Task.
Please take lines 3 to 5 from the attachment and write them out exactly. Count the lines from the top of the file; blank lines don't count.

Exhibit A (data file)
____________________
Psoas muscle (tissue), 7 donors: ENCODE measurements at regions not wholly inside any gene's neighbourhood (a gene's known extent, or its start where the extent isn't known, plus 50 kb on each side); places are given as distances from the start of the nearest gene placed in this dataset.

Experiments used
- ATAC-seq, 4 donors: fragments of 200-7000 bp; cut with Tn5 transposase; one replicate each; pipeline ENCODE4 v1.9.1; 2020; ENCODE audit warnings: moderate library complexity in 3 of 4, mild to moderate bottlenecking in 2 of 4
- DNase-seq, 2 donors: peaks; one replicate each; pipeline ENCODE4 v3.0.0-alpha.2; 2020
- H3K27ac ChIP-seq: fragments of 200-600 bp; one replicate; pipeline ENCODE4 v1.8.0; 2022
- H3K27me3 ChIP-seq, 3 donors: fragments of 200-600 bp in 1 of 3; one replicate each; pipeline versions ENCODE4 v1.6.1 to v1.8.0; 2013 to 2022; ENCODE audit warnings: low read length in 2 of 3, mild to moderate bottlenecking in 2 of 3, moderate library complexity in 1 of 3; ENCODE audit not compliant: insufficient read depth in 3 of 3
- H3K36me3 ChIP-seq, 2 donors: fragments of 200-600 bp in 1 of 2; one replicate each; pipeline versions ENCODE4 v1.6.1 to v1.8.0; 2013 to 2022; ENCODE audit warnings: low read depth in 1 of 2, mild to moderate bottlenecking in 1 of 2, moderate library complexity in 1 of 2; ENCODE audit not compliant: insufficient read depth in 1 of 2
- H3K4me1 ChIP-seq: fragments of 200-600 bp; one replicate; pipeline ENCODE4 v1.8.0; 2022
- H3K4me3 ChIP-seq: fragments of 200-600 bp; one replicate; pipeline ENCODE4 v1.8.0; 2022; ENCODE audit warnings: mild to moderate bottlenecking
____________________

- ATAC-seq, 4 donors: fragments of 200-7000 bp; cut with Tn5 transposase; one replicate each; pipeline ENCODE4 v1.9.1; 2020; ENCODE audit warnings: moderate library complexity in 3 of 4, mild to moderate bottlenecking in 2 of 4
- DNase-seq, 2 donors: peaks; one replicate each; pipeline ENCODE4 v3.0.0-alpha.2; 2020
- H3K27ac ChIP-seq: fragments of 200-600 bp; one replicate; pipeline ENCODE4 v1.8.0; 2022